Another objection raised in the liberal blogosphere is that American Taliban fails to address what Bouie called “vast differences of degree” between the two groups. For example, it is ridiculous to equate the Taliban’s stoning of women with an American conservative’s “disdain for women’s rights.”  The idea is again a simple one, where liberal writers try to take the sting out of Moulitsas’s argument by using the same sort of reductionism that they themselves condemn in his book. However, that does not make their critique wholly wrong. After all, it certainly is an important difference, and one which Moulitsas would have done well to address, as it would not have particularly damaged the core ideas of his book. When pressed about this issue, he said, “This is called the American Taliban, not Islamic fundamentalism comes to America; it’s uniquely American.” In this respect, the argument of the underlying similarities between the two groups seems more legitimate. In a blog entry on the Atlantic, senior editor Ta-Nehisi Coates agrees with Bouie, claiming that Moulitsas is running too close of a comparison between them. He writes, “This statement—‘in their tactics and their issues, our homegrown American Taliban are almost indistinguishable from the Afghan Taliban’—is quite literal, and one is obliged to ask if it’s true or not.” Without question, Coates makes a fair point, but if we are to fully expect that Moulitsas’s controversial statement be taken literally, we must also note that claiming one to be “almost indistinguishable” from the other amounts to admitting that there still are things that distinguish the two groups. This, perhaps a touch crudely, does at least show some respect for the notion of “differences of degree.”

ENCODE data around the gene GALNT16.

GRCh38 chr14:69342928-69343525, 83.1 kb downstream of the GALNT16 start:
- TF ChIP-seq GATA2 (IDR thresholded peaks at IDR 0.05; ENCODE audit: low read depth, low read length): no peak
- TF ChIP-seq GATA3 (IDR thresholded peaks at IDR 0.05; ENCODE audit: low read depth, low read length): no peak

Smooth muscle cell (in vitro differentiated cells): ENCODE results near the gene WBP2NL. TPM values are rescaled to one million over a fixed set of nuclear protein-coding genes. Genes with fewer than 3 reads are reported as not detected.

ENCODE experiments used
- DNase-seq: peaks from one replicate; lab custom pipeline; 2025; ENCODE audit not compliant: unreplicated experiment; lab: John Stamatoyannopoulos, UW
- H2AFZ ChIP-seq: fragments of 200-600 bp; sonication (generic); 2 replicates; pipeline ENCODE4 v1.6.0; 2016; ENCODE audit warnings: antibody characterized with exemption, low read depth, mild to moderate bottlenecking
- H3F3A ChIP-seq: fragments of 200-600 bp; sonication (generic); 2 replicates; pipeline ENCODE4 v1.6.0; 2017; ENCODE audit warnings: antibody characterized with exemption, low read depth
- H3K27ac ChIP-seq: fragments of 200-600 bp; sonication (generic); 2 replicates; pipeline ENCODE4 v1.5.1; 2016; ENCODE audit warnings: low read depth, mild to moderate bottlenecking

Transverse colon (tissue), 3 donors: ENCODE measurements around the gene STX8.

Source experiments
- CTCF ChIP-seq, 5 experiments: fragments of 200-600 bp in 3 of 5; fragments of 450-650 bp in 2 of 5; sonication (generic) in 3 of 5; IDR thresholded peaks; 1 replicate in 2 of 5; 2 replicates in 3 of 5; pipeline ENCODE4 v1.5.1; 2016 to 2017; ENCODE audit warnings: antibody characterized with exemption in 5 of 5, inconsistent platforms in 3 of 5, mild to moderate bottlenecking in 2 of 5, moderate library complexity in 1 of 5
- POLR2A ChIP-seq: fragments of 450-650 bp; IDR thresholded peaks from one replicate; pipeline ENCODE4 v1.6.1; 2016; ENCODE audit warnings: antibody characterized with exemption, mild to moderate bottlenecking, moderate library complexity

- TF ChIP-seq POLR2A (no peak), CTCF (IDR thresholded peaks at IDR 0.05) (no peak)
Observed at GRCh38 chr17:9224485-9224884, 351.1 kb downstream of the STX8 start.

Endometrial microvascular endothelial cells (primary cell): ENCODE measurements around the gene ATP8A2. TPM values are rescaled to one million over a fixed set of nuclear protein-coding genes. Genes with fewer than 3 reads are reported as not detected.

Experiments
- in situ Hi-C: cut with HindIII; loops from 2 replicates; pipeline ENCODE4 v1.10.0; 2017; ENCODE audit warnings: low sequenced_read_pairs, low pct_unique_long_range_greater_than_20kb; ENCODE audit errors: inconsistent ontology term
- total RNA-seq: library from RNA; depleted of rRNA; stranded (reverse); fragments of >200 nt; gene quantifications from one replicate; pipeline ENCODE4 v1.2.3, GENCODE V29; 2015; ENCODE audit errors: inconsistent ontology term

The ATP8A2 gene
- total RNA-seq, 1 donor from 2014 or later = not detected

The book itself makes for a fun read. It is filled with countless stories of right-wing insanity, which do not exactly have Moulitsas entering new territory, but hey, the book manages to make you think a little while laughing a little, so it’s hard to find fault with it for that. Also, the strategy Moulitsas uses of following quotes from the spokesmen of the American right with leaders of Islamic fundamentalist movements is interesting and effective. This technique is particularly strong when Moulitsas dares the reader to guess whether an Islamic or a Christian radical said, “There is no other alternative to victory in the challenge and confrontation except by standing firm with faith. There is no other alternative but to believe in ourselves and our chosen path. This is the only alternative. We must believe in our path. All the believers of this path must join hands and stand firm. We must demonstrate steadfastness. This is the path to progress and victory. If all the believers do so, their victory will be certain.” Well? What’s your guess?